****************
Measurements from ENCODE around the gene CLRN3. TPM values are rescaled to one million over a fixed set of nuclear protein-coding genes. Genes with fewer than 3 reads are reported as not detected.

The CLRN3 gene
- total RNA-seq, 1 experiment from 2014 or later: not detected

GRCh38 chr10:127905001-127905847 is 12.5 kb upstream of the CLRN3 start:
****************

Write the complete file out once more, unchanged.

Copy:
Measurements from ENCODE around the gene CLRN3. TPM values are rescaled to one million over a fixed set of nuclear protein-coding genes. Genes with fewer than 3 reads are reported as not detected.

The CLRN3 gene
- total RNA-seq, 1 experiment from 2014 or later: not detected

GRCh38 chr10:127905001-127905847 is 12.5 kb upstream of the CLRN3 start: